A number of local residents ran in this year’s London Marathon and we’re delighted to hear from (former QE Girl) Rosie Patrick who tells us what inspired her and her friend Laura and how it felt on the day.
On January 24th 2009, Lindsay Laura Frelford died after a long and courageous battle with breast cancer. Lindsay spent her life putting others first, developing incredibly strong friendships and maintaining a strong sense of family first. Lindsay was someone who never grumbled, even at her worst; she put on a smile, made you giggle and made sure you knew that everything would be ok. This incredible mind-set kept her strong, and showed that cancer does not define you.
One evening two years ago, Laura (Lindsay’s daughter) and I were enjoying a bottle of prosecco. After satisfying our need for a Friday night drink, we had a lengthy discussion about what we could do to mark the 10-year anniversary of the passing of our dear Lindsay. That was when the lightbulb moment happened. We laughed, we cried, and we signed up to the ultimate challenge – The London Marathon!
Fast-forward a year, we were accepted! ‘This was it’ I thought as I accepted my place over the phone. I was going to run the Marathon in memory of Lindsay, alongside my best friend, for Breast Cancer Now.
Our training began in September, which consisted of four runs a week, and at times totalling more than 25 miles per week. Looking back, I am proud of the perseverance I maintained that ultimately prepared me for the big day. Training was tough, and training went ahead weather it was rain or snow, night or day, all whilst working a full time job. Reaching our milestones during training kept us motivated, and proved to us that we could do this. During our training, we used social media as our platform to update family and friends on our progress, whilst also promoting our fundraising page. Additionally, we held a charity pub quiz and raffle, which helped us to meet our initial pledge of £4,000.
On Sunday 28th April, I crossed the finish line. I still cannot believe I am able to say or write those words. We did it, a marathon! 26.2 miles! I still pinch myself knowing I completed the ultimate race of a lifetime, and it was by far the best thing I have ever achieved. The atmosphere on the day was overwhelming, crowds of people all calling your name and cheering you on at every step of the way. That’s what kept me going, in addition to the music, the dancers, the loud drums near Rotherhithe that gave me the much-needed boost to keep going, and an abundance of colour and banners. The crowd made it for me, and I, for sure, will be joining that crowd for the London Marathon 2020. I have never seen so many people at an event, and the sense of ‘London’ I felt that day was unforgettable.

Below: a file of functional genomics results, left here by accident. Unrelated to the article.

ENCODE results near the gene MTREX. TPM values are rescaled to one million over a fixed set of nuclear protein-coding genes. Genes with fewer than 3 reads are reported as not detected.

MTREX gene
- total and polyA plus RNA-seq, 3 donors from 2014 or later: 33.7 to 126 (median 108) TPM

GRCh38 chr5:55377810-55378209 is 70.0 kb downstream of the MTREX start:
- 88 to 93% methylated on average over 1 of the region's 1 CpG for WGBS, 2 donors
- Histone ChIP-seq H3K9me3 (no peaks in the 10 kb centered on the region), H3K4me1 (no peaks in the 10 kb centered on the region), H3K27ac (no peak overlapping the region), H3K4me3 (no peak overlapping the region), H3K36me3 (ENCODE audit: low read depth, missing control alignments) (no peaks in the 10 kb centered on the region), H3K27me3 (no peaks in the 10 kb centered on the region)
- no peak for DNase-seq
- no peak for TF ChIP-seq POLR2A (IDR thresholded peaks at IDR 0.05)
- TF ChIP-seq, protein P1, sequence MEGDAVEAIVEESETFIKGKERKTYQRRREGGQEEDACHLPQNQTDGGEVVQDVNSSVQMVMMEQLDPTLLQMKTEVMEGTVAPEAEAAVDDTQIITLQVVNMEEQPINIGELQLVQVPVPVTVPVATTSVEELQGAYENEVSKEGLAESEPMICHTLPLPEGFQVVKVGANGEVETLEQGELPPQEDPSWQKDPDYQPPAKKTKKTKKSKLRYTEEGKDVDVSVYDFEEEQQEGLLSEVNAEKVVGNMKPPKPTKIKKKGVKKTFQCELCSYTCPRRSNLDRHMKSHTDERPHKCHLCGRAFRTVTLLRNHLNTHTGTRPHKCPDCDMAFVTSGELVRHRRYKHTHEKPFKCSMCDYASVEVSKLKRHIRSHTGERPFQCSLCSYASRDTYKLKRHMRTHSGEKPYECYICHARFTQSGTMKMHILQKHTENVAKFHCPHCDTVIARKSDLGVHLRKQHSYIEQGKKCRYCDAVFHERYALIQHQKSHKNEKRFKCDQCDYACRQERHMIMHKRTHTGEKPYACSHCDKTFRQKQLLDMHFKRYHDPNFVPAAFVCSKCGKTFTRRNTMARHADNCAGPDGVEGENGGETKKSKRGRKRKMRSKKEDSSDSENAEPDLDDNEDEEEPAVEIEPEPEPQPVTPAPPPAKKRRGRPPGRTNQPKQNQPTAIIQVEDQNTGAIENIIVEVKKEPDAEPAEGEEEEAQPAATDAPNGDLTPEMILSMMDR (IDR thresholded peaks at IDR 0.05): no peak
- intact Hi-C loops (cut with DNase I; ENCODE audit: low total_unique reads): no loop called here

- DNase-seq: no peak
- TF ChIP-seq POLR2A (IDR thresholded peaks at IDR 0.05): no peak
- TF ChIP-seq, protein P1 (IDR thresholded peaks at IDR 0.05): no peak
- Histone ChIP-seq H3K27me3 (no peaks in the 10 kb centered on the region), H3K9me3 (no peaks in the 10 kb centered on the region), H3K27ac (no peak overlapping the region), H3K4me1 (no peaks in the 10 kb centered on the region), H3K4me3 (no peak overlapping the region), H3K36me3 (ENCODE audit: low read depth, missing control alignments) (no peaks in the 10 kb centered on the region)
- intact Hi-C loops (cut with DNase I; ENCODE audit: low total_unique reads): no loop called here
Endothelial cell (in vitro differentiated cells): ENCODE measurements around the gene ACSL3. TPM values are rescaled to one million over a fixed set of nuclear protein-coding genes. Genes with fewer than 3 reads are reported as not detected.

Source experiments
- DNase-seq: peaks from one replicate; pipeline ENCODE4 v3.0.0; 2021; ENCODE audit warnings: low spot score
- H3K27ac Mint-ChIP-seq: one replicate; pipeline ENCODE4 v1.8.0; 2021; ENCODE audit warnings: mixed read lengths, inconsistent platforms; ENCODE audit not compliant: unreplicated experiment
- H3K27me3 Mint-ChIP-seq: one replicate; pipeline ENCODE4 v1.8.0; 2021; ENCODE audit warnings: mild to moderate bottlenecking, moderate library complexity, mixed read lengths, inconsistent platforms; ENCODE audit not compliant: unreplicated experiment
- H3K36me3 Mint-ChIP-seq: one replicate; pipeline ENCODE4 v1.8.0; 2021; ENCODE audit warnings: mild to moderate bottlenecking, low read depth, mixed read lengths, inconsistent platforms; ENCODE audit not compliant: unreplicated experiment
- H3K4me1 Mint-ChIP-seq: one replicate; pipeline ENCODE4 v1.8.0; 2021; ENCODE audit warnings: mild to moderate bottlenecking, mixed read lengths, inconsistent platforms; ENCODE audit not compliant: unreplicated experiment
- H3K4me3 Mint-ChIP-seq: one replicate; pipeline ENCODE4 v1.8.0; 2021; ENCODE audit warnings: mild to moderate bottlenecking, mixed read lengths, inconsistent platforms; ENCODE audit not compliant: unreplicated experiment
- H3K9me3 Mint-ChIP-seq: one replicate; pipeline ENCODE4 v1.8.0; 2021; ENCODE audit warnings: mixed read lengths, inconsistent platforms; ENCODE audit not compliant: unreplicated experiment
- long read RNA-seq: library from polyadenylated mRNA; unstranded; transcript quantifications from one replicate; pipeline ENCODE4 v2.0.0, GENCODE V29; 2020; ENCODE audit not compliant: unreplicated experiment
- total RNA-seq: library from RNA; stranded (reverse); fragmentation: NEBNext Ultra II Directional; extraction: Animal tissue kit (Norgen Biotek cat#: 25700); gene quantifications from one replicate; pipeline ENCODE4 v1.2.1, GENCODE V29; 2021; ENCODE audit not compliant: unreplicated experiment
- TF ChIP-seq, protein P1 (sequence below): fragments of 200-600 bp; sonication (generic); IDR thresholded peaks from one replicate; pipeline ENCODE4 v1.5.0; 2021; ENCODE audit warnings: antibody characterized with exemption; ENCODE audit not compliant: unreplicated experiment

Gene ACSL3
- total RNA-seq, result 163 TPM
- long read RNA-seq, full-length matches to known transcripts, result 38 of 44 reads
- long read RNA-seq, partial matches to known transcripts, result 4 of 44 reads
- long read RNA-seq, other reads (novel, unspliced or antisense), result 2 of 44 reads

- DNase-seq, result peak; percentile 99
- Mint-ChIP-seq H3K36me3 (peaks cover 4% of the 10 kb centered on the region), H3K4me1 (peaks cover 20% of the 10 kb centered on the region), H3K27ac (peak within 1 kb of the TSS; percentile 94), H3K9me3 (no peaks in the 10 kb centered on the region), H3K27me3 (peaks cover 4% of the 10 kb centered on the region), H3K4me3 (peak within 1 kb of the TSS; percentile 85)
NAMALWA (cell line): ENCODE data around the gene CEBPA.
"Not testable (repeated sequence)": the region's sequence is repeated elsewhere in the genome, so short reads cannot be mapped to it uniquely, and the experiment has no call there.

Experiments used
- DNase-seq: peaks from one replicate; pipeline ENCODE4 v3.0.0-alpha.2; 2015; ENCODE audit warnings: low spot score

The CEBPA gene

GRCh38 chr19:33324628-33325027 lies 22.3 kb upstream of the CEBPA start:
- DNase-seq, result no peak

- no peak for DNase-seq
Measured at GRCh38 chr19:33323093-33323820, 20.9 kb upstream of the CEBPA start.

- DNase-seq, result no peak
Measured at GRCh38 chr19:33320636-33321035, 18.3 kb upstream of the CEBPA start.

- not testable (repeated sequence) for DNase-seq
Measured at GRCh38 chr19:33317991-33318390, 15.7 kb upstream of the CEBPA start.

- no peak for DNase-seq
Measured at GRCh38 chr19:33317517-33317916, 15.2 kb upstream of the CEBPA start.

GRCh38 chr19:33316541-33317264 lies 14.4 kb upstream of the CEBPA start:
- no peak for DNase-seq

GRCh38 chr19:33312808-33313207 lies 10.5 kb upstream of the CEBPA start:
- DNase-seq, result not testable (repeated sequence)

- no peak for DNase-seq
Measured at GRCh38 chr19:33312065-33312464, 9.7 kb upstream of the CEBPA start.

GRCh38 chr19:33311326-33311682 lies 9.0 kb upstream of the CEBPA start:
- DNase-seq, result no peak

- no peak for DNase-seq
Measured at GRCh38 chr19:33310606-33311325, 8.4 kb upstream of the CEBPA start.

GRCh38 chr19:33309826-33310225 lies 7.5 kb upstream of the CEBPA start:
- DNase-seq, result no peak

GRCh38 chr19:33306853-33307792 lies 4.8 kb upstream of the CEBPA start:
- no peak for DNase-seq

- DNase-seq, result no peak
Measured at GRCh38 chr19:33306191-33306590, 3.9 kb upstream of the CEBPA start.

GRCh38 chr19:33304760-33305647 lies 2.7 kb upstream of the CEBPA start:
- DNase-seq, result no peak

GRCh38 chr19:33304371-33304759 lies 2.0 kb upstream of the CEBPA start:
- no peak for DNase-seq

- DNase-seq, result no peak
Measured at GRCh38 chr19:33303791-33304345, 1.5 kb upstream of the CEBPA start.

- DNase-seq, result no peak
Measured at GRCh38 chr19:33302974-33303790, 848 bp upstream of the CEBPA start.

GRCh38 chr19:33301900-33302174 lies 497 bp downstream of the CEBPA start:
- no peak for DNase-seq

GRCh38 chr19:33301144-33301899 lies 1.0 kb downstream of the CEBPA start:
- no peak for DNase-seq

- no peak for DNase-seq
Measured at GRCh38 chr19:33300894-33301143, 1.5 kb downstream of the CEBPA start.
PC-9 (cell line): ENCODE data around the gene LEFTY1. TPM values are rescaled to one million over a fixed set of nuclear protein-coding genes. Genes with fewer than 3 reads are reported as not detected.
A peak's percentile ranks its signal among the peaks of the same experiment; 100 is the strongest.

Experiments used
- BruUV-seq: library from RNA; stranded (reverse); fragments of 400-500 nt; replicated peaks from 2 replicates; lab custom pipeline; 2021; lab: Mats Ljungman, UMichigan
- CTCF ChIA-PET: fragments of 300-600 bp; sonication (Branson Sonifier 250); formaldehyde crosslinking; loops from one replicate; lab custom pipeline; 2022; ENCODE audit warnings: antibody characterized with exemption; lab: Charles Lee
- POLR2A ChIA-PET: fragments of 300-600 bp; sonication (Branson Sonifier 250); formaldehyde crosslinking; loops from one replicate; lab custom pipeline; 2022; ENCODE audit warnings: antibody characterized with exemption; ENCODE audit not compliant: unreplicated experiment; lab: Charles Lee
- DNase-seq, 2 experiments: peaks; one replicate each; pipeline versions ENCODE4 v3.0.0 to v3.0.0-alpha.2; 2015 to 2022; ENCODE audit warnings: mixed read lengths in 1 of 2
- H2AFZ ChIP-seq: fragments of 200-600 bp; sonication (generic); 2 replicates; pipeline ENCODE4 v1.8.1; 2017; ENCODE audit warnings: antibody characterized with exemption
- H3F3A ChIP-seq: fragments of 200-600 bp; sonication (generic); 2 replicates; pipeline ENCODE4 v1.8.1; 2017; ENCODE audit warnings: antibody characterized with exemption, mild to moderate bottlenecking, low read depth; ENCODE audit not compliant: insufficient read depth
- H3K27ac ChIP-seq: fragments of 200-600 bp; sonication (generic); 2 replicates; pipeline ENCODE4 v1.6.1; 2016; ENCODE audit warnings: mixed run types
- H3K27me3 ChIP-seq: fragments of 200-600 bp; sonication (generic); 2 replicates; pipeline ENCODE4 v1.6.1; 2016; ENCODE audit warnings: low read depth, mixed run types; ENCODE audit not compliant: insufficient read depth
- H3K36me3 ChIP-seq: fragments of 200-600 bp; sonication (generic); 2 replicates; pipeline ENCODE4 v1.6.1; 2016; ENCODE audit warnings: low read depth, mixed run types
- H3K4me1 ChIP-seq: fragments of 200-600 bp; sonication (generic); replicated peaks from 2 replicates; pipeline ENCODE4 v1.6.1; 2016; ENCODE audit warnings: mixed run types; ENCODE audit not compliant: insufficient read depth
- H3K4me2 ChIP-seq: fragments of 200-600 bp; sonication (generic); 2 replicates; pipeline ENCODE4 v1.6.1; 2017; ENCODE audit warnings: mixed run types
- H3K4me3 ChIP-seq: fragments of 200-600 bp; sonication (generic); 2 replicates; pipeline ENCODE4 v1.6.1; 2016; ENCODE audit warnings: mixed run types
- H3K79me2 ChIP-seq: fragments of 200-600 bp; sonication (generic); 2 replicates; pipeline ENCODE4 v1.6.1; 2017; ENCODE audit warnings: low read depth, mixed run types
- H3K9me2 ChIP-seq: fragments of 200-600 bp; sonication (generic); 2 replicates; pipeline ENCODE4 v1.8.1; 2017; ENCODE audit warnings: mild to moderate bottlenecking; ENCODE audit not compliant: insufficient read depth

Running over Tower Bridge, the last stretch along the Embankment, turning the corner to run past Buckingham Palace, and seeing my nearest and dearest for emotional hugs along the route were my highlights of the event. Looking back, everything went so quickly even though I had ran for 5 hours! My sense of pride, and the burst of emotion I felt when that medal was placed around my neck was surreal, and a feeling I hope that others experience once in their lifetime. To those who are thinking about running the London Marathon…DO IT! You will not regret it. In fact, it can become a bug! I am now looking forward to exploring my options for another Marathon in the future.
The generosity and support from those around us from the beginning of this adventure has been overwhelming. Without this support, and constant words of encouragement, we could not have achieved what we did! Our grand total now stands at £7,310, and will be going to Breast Cancer Now who fund world-class research with the greatest potential to save and improve lives. We are honoured to have run for Breast Cancer Now, and the feeling of knowing we have made a small difference in the world is something I will always treasure.
Although our dearest Lindsay was not there on the day in person, we know she was there in spirit cheering us on and giggling at us, and we hope that we have made her proud.
Images courtesy of Rosie Patrick.